Will “Social” Startups Suffer The Same Fate As Early E-Commerce Pure Plays?

I was having an open discussion with an analyst today and an interesting point was made. The analyst noted that with all these social silos being built up, and the potential for users and companies to see little value out of this disengaged approach – a lot of negative backlash could occur.

I agree – and I quickly made the analogy that the whole social spectrum of startups might suffer the same fate as the e-commerce pure plays of 1999.

Huh?

Let me explain. While we did see some really well done pure play e-commerce companies come out of the dot-com boom n’ bust, like Amazon, there were a lot of stinkers: Pets.com, Webvan, DiapersDelivered, etc. (ok I made that last name up but I think there was a diaper e-commerce play that went nowhere – but you get the point.)

These pure plays lacked a lot of things: solid revenue models, business savvy and, well, customers. They were gambles made on hype and speculation. And so many of them faded before the ink was dry on their VC checks.

But a lot of brick and mortar firms made strong headway into the e-commerce world early on: Barnes and Noble, Walgreens, Gap.com are all examples of strong brands expanding into the early world of web commerce. I think social will play out in a similar vein.

We will have some big social standouts – maybe we already do in Twitter and Facebook. But I think when it comes to companies that thrive around social media – existing technology plays with sound business models, flexible products and strong core customer user communities are set up to win.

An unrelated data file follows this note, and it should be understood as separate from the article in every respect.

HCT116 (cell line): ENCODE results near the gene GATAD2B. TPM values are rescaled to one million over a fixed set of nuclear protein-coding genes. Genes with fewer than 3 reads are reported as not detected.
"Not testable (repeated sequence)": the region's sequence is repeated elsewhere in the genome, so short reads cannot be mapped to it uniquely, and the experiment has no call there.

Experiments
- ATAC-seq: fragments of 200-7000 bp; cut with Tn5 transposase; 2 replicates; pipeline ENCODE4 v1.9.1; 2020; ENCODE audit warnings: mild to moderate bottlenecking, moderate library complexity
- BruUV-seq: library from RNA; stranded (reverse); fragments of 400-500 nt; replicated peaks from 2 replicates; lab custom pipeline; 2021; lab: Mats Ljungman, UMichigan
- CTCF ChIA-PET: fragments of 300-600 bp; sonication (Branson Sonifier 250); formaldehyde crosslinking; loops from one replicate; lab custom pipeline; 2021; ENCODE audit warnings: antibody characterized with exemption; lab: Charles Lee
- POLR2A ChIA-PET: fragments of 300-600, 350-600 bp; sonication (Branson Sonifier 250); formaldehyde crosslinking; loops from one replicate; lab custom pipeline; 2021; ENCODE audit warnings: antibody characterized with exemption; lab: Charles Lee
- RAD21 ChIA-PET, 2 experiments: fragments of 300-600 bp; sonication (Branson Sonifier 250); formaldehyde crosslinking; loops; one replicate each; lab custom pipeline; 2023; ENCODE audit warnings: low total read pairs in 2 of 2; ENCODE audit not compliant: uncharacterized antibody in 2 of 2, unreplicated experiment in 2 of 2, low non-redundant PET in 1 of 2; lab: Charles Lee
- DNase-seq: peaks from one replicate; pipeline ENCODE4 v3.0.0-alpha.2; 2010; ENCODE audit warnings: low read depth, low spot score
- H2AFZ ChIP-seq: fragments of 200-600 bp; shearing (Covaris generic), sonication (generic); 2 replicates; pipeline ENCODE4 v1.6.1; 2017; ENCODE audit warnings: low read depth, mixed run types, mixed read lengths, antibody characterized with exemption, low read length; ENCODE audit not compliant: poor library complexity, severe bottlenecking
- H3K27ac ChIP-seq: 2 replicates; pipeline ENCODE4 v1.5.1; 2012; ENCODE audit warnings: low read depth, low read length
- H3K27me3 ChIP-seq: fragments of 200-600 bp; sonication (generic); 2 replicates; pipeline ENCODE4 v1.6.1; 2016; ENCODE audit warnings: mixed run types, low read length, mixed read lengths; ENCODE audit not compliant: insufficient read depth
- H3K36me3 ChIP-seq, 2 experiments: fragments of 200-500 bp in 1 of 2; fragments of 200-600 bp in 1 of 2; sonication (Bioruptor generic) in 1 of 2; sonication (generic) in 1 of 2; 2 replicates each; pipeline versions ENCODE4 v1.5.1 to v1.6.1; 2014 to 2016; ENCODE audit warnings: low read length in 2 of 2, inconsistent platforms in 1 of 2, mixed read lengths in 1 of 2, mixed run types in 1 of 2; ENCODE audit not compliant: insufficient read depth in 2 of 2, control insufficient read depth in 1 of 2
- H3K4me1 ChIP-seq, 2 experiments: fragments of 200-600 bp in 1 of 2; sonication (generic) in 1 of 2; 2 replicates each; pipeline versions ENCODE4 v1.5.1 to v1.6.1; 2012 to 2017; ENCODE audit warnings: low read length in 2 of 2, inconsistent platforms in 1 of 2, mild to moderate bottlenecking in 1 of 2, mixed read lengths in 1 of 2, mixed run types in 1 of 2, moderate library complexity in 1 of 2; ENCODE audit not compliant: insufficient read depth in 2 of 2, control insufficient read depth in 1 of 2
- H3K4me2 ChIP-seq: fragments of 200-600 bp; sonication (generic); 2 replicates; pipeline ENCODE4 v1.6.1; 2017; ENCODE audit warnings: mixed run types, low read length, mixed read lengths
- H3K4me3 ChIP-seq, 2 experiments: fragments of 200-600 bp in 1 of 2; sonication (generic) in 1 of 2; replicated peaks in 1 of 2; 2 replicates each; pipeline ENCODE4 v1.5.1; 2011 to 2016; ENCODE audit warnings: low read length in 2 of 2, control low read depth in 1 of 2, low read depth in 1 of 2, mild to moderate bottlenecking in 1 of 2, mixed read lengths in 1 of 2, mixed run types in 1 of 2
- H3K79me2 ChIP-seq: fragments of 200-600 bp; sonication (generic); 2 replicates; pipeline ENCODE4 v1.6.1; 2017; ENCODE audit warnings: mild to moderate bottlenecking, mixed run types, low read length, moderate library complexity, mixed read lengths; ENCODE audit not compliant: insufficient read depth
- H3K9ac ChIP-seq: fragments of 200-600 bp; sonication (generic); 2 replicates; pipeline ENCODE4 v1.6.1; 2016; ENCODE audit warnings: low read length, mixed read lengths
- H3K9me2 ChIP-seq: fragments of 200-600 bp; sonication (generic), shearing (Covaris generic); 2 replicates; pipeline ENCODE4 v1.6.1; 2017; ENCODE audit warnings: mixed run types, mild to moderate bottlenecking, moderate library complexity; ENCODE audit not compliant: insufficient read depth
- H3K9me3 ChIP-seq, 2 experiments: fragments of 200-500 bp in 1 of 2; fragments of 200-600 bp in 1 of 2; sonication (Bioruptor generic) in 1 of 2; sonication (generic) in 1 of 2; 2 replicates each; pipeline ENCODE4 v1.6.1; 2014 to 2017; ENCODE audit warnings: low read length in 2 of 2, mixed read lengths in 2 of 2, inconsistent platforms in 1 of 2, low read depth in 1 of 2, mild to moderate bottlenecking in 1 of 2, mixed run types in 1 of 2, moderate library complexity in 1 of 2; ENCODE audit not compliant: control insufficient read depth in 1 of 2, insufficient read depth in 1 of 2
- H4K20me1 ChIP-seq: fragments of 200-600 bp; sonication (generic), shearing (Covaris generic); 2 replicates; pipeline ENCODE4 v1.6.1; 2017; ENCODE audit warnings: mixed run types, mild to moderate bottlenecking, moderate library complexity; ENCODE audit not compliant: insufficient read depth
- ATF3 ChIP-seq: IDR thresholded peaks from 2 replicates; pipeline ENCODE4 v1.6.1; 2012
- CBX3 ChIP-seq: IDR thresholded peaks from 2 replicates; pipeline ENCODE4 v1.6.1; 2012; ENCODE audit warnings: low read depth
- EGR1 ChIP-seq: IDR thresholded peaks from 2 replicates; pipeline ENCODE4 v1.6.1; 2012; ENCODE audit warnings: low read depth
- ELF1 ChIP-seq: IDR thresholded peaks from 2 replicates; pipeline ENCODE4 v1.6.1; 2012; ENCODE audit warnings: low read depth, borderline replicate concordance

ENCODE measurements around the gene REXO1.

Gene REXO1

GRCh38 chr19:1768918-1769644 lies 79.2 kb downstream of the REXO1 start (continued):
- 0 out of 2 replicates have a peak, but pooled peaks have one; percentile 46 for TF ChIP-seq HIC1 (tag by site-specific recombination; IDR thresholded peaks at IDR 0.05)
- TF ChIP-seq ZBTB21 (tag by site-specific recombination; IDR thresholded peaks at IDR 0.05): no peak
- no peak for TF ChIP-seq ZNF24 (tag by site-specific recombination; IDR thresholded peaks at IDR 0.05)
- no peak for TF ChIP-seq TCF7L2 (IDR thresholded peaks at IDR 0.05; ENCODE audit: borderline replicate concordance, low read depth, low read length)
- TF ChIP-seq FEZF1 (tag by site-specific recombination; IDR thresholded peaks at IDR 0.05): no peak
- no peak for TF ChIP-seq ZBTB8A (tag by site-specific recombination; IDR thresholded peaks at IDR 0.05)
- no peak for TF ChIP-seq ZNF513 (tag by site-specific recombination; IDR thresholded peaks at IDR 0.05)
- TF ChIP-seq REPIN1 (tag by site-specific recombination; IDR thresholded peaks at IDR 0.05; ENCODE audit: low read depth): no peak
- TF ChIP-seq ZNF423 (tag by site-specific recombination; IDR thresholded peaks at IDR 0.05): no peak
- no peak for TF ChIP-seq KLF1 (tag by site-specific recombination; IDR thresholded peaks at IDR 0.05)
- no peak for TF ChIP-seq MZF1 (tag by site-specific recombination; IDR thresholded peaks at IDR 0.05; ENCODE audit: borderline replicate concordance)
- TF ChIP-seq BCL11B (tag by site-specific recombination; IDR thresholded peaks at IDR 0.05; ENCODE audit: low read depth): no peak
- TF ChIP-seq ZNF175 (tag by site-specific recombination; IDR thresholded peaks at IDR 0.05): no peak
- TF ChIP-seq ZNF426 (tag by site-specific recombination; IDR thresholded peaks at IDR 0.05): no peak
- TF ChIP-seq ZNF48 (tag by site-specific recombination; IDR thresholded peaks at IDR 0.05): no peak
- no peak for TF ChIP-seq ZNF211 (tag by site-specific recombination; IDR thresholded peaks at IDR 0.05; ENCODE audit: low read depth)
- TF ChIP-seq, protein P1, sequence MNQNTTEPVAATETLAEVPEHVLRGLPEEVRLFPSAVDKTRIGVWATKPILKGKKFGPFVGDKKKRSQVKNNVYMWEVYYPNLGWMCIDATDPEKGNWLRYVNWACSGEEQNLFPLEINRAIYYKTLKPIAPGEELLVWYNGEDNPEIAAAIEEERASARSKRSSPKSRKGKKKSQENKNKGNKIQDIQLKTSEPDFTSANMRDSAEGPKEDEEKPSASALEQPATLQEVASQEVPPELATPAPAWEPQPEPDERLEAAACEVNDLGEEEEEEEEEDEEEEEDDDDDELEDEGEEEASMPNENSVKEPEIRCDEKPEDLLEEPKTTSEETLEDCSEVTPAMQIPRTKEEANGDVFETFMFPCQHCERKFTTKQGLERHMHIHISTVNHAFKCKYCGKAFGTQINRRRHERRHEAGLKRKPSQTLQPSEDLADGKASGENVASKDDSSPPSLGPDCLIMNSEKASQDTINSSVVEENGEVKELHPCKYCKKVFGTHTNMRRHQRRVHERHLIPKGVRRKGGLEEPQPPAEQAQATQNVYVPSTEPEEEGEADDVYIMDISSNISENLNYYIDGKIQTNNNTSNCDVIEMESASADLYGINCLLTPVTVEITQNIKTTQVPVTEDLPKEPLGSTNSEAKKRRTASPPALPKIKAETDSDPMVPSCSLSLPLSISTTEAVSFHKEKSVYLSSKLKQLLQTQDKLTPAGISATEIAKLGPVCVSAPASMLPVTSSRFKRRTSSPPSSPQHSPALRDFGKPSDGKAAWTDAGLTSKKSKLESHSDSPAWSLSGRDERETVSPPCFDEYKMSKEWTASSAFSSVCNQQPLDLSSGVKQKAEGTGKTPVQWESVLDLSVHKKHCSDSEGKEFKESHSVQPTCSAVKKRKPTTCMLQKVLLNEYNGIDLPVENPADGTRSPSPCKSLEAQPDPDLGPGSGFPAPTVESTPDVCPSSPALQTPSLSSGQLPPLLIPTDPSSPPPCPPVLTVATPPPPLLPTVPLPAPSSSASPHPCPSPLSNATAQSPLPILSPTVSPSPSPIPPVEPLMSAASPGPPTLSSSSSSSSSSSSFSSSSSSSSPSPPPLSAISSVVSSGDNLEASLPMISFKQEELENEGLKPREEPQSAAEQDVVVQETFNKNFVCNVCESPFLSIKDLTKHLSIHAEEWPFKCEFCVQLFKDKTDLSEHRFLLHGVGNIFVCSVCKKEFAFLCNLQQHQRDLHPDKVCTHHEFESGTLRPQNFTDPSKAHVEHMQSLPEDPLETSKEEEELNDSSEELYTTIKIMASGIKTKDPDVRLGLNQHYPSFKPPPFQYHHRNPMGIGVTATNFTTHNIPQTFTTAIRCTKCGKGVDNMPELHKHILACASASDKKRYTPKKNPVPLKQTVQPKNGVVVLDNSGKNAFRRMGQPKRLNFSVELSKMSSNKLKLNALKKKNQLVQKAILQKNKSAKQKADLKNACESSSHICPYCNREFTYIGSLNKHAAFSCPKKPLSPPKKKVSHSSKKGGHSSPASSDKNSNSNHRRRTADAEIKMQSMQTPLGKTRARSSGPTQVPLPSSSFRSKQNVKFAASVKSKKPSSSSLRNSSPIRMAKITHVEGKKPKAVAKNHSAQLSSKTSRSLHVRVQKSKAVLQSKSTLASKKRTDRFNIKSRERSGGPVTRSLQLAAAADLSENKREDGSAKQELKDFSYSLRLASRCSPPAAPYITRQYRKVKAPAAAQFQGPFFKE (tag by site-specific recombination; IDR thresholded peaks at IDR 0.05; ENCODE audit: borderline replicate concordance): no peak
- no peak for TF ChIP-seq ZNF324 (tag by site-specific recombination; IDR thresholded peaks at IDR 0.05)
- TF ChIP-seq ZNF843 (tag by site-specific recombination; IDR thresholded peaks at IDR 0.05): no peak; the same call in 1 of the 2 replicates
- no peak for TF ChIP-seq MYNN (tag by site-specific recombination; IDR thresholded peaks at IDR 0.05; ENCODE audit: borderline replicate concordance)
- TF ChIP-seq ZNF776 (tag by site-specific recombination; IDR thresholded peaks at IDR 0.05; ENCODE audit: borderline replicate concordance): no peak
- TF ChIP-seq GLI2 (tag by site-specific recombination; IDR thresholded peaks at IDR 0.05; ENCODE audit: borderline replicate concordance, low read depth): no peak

In the “social CRM” world – traditional CRM players already “get” CRM, and are simply adding new channels to support the way customers want to interact. They are not re-inventing the wheel, just adding new features to an already well-functioning vehicle.

Ultimately, when it comes to a concept like CRM, there is way too many traditional (or should I say eternal) features to consider for any pure social media play to unseat the leaders here. We may see a lot of CRM providers acquire these small guys, or see some fizzle out, but CRM as we know it is not going away, just evolving.

Martin Schneider is Director of Product Marketing at SugarCRM. In his role, Martin handles competitive intelligence, marketing positioning and analyst relations. Prior to joining SugarCRM, Martin held the position of senior analyst with technology industry research firm the 451 Group, headquartered in NYC. Martin covered the CRM landscape for the 451, analysing and consulting on such topics as Software-as-a-Service, business intelligence and open source applications. Martin also covered the CRM space as news editor with CRM Magazine in New York.